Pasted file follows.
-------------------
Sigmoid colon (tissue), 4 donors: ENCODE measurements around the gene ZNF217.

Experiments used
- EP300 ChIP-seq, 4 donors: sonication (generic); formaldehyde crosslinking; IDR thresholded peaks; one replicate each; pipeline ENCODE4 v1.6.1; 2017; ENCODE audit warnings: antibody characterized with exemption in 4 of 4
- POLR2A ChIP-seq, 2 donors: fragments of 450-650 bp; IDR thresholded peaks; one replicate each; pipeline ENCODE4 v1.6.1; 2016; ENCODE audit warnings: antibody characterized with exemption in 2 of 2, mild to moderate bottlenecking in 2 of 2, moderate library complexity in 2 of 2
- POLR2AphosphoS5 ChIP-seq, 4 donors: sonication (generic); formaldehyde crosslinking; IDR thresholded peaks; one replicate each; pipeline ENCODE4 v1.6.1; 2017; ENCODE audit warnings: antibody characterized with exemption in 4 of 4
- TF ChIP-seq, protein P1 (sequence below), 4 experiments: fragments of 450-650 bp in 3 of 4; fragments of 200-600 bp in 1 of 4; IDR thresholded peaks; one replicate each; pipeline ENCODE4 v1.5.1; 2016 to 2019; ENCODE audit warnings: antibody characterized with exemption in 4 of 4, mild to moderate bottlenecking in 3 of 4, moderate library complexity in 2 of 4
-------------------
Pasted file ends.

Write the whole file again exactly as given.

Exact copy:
Sigmoid colon (tissue), 4 donors: ENCODE measurements around the gene ZNF217.

Experiments used
- EP300 ChIP-seq, 4 donors: sonication (generic); formaldehyde crosslinking; IDR thresholded peaks; one replicate each; pipeline ENCODE4 v1.6.1; 2017; ENCODE audit warnings: antibody characterized with exemption in 4 of 4
- POLR2A ChIP-seq, 2 donors: fragments of 450-650 bp; IDR thresholded peaks; one replicate each; pipeline ENCODE4 v1.6.1; 2016; ENCODE audit warnings: antibody characterized with exemption in 2 of 2, mild to moderate bottlenecking in 2 of 2, moderate library complexity in 2 of 2
- POLR2AphosphoS5 ChIP-seq, 4 donors: sonication (generic); formaldehyde crosslinking; IDR thresholded peaks; one replicate each; pipeline ENCODE4 v1.6.1; 2017; ENCODE audit warnings: antibody characterized with exemption in 4 of 4
- TF ChIP-seq, protein P1 (sequence below), 4 experiments: fragments of 450-650 bp in 3 of 4; fragments of 200-600 bp in 1 of 4; IDR thresholded peaks; one replicate each; pipeline ENCODE4 v1.5.1; 2016 to 2019; ENCODE audit warnings: antibody characterized with exemption in 4 of 4, mild to moderate bottlenecking in 3 of 4, moderate library complexity in 2 of 4